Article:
Like most of you who have seen this 2006 horror film I checked it out because the trailer for it was popping up on a lot of other DVDs that I was watching. The implication was that there is a room in this particular hospital where the doctors and nurses do evil, wicked, bad and nasty things to patients. How that is the just the ground floor for this tottering Jenga of a horror film. Our heroine is Amy (Christine Taylor), who not only has nightmares about hospitals, she is having nightmares about the hospital in this movies. When she is not asleep and having nightmares Amy is a schoolteacher with one young student who makes weird comments and a tendency to look at people and suddenly see them as demons. Then Amy and her boyfriend Nick (Shane Brolly) are in an accident. A crowd stands and stares but offers no help and then an ambulance shows up to take Nick to the hospital. The problem is that when Amy tries to find Nick, he is in none of the hospitals in town. No, poor Nick is in the hospital that Amy has been seeing in her nightmares.
"Room 6" is one of those horror movies where they seem to be throwing in everything but the kitchen sink, and then that hits you smack in the head too. You have Nick in the hospital from hell, which could be enough to sustain a horror movie plot, but Amy is seeing things and doubting her sanity. Not only that, but she has a deep dark secret in her past, and there is a back story about St. Rosemary's Hospital, which burnt down many years ago. There is a little girl (Chloe Grace Moretz) with a touch of the supernatural, naked nurses finding fun things to do with blood, and Jerry O'Connell in the role of the only person who believes anything that Amy is saying but who is clearly too good to be true. There was so much going on in this movie as the script by Mark A. Altman and director Michael Hurst (the team that brought us "House of the Dead" and "House of the Dead 2: Dead Aim") kept pouring it on, that it was not until the second appearance of the taxi driver (Billy Gardell) that I finally started to get a handle on what was really happening.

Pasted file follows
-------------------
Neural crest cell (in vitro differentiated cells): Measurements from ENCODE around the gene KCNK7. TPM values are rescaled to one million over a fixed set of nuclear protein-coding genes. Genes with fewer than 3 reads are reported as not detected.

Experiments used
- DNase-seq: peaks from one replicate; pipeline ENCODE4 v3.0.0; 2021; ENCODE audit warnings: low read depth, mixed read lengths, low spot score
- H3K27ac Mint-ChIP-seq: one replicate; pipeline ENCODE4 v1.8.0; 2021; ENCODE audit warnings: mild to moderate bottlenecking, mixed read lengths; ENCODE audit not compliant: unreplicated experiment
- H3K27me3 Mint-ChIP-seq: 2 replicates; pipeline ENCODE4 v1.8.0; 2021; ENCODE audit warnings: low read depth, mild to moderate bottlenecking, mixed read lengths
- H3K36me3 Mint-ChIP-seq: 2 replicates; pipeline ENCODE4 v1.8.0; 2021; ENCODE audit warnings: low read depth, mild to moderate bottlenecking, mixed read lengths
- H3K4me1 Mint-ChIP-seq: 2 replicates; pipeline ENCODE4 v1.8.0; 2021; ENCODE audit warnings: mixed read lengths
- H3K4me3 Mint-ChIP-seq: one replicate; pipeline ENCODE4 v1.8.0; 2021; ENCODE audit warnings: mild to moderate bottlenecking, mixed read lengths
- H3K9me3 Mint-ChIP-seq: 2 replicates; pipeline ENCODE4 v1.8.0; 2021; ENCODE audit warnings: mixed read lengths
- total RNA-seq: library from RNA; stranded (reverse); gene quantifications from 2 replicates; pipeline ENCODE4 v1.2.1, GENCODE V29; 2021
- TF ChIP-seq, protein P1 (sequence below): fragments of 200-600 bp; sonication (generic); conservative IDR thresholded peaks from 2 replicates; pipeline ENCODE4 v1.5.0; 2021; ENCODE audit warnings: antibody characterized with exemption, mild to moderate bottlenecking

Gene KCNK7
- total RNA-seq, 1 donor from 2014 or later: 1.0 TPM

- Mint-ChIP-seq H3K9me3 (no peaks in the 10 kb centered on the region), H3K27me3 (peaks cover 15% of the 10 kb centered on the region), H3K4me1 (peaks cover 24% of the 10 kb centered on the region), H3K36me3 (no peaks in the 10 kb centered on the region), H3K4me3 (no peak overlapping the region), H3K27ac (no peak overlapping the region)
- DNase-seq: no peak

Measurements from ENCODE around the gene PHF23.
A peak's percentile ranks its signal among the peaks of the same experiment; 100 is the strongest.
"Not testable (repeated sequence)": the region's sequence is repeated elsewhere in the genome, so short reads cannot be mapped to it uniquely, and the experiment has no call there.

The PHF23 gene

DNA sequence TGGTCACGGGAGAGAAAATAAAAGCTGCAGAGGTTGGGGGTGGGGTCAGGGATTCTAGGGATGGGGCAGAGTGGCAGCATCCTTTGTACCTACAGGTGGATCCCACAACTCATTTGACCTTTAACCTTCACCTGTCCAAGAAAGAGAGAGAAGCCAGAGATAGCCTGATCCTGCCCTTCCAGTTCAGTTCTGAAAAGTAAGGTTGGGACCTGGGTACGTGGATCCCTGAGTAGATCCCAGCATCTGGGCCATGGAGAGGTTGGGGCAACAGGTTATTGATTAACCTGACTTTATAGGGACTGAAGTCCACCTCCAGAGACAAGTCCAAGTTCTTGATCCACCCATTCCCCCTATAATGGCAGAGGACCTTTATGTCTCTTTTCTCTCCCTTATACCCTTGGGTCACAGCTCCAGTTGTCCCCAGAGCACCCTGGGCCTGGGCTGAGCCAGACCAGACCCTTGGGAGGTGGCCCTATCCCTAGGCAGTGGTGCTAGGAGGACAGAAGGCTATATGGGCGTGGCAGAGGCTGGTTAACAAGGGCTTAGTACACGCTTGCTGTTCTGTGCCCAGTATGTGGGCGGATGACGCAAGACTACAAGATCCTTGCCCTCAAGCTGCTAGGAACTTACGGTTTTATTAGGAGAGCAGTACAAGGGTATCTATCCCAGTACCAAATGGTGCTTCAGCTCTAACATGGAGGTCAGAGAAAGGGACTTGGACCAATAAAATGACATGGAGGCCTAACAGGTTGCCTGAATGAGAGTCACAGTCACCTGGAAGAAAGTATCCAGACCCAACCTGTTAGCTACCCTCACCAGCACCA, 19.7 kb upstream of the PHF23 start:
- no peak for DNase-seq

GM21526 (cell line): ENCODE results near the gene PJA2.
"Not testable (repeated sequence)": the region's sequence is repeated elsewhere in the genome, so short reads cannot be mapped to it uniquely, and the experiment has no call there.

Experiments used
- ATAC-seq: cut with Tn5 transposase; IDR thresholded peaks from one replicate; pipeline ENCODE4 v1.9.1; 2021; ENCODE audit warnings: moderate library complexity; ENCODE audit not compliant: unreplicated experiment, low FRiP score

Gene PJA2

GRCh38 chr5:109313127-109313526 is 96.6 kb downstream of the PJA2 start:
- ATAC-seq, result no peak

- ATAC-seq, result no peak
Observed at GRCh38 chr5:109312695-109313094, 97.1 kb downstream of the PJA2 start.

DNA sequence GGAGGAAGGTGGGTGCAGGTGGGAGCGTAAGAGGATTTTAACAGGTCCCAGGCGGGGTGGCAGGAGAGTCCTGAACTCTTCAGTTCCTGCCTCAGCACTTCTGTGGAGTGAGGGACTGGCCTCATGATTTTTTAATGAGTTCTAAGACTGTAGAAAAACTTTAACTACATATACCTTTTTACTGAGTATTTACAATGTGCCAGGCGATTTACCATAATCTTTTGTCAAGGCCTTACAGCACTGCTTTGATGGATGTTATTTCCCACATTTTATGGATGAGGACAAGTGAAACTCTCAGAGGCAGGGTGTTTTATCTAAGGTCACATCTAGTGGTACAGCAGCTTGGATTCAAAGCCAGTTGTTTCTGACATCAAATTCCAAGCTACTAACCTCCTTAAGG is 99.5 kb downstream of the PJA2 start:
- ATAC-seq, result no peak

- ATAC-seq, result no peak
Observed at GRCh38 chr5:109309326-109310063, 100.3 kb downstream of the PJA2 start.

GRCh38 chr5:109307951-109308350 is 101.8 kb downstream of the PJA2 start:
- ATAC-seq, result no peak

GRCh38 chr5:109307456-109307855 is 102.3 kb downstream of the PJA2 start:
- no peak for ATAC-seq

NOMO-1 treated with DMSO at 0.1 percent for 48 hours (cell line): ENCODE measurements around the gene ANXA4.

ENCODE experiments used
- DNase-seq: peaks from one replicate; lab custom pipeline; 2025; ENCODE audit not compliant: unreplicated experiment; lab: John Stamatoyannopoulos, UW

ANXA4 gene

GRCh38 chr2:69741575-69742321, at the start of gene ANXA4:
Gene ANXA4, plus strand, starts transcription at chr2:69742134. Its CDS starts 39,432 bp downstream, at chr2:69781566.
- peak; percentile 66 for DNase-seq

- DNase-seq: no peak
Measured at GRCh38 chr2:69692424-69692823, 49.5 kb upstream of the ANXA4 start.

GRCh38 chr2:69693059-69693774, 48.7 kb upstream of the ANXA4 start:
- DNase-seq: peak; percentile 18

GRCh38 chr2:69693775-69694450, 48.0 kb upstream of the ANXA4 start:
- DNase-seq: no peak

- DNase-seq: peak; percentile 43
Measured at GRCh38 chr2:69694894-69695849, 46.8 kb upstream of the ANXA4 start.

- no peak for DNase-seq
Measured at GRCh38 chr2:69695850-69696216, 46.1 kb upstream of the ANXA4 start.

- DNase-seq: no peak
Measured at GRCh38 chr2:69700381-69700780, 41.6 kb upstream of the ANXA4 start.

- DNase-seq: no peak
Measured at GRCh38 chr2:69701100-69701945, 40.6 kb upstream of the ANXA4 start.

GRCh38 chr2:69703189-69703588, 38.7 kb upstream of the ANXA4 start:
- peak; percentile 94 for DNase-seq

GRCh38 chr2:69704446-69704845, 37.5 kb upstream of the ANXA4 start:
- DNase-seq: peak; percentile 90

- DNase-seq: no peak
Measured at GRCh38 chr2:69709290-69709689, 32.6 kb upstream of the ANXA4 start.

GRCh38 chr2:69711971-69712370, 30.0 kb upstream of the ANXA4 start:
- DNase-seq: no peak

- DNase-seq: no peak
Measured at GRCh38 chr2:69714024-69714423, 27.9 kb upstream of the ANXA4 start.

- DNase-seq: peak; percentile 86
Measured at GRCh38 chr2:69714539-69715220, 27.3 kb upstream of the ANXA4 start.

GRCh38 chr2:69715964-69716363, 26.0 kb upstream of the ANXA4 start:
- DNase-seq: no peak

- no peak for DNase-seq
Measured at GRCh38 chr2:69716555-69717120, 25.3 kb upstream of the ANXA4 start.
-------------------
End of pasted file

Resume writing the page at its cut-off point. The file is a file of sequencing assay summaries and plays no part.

You might enjoy "Room 6" more the second time through once you know how to "read" it properly. You might not agree with the point of the story once you know what it is, but it does offer an explanation as to how all of the seemingly disparate elements in this film fit together, especially for people weaned on "The Twilight Zone." On balance, I liked the scenes with Nick in the hospital more than those of Amy trying to find Nick, largely because every time she saw another demon it seemed more like a distraction that another piece of the puzzle. The film does have a nice look, thanks to cinematographer Raymond Stella, who was the camera operator on "Halloween" and 59 episodes of "Buffy The Vampire Slayer." For horror buffs there is a cameo by Kane Hodder (a.k.a. Jason), and the boiler room location used is the same one Wes Craven used for Freddy Krueger in "A Nightmare on Elm Street." For DVD extras there is the trailer for "Room 6" and some other Anchor Bay releases, a 41-minute featurette "Hospital From Hell," a decent enough commentary track from Hurst and Altman, and if you pop the disc in your DVD-rom drive you can read the film's screenplay.